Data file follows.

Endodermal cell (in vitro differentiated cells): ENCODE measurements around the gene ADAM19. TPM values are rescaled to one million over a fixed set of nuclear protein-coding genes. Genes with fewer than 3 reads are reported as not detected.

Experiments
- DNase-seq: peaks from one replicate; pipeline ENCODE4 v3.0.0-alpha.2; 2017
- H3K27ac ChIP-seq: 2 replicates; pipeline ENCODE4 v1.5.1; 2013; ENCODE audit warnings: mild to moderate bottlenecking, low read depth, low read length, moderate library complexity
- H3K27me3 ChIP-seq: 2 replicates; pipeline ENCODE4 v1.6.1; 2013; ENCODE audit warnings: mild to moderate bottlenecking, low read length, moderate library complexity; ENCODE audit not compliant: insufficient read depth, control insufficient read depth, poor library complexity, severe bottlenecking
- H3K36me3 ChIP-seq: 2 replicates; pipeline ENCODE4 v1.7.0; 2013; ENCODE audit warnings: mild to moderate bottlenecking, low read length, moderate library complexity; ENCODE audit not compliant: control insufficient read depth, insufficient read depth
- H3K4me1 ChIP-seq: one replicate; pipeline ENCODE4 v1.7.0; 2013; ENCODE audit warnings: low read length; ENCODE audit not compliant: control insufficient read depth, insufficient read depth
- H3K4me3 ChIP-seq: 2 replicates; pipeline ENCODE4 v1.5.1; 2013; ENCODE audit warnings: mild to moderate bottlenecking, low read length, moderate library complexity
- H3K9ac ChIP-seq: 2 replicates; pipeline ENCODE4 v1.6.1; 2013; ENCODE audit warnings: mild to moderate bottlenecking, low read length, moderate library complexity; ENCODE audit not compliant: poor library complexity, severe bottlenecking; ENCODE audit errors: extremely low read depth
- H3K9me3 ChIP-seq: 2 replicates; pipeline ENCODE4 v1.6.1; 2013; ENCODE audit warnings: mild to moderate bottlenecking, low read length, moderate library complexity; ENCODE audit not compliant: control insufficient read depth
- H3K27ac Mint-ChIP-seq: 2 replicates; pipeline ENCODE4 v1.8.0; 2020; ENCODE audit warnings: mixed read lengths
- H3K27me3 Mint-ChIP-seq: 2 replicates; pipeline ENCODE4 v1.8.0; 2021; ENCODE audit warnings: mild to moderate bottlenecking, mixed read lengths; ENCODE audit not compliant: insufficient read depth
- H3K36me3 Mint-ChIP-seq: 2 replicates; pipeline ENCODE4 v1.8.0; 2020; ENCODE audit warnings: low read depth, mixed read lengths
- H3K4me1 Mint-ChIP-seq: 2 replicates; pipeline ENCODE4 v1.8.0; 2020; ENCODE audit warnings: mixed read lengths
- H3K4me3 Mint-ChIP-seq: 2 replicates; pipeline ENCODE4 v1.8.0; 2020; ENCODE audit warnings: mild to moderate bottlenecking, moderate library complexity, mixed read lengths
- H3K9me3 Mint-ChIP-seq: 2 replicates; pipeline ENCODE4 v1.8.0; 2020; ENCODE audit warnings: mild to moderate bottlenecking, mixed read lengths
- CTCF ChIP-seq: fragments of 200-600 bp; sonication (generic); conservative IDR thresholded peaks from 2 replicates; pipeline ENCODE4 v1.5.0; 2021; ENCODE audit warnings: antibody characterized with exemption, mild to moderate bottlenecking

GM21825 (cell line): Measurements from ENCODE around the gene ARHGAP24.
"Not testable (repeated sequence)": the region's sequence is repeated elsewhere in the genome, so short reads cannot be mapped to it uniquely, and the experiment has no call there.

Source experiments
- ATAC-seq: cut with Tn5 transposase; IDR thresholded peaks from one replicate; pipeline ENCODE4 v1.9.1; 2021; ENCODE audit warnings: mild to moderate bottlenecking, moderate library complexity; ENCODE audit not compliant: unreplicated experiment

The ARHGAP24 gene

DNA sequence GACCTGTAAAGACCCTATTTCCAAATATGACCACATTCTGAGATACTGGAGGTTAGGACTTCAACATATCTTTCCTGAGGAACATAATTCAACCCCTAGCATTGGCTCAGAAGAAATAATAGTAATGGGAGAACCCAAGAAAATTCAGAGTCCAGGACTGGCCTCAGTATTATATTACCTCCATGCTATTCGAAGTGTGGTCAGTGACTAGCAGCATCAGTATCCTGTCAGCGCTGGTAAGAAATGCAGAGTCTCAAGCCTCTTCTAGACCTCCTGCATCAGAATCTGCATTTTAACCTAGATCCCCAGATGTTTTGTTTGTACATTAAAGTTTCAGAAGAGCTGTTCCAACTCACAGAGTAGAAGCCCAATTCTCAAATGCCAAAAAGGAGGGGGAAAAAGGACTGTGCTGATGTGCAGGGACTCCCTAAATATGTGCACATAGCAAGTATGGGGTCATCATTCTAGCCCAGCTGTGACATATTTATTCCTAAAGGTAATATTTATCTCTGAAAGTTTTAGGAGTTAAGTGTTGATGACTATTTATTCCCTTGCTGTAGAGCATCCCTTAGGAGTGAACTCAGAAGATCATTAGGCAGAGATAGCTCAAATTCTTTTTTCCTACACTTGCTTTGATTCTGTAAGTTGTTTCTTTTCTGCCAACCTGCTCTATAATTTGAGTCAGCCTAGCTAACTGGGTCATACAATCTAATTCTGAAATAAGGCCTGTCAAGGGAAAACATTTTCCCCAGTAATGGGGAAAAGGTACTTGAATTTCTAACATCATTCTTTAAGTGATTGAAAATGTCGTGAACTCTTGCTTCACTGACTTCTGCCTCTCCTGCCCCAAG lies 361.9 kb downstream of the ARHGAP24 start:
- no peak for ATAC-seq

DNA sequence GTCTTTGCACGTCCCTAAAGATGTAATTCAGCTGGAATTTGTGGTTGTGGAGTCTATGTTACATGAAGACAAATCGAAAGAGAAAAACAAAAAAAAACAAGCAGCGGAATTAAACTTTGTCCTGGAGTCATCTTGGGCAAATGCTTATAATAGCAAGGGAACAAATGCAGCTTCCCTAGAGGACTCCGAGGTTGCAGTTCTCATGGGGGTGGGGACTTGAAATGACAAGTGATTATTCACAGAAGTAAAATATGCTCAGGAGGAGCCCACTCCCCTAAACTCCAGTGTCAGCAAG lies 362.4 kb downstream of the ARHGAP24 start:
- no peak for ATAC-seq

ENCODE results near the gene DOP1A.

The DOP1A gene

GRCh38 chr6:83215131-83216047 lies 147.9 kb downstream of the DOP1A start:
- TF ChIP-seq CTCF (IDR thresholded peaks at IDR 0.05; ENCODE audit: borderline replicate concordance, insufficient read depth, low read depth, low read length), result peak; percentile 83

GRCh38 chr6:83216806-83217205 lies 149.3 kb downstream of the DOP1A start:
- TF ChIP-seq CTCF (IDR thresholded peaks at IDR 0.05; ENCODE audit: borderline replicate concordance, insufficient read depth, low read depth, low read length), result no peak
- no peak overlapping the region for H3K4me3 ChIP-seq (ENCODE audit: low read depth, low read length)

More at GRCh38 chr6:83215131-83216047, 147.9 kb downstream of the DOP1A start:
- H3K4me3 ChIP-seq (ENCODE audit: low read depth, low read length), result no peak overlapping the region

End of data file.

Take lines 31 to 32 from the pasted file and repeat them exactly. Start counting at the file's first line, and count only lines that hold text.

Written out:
GRCh38 chr6:83216806-83217205 lies 149.3 kb downstream of the DOP1A start:
- TF ChIP-seq CTCF (IDR thresholded peaks at IDR 0.05; ENCODE audit: borderline replicate concordance, insufficient read depth, low read depth, low read length), result no peak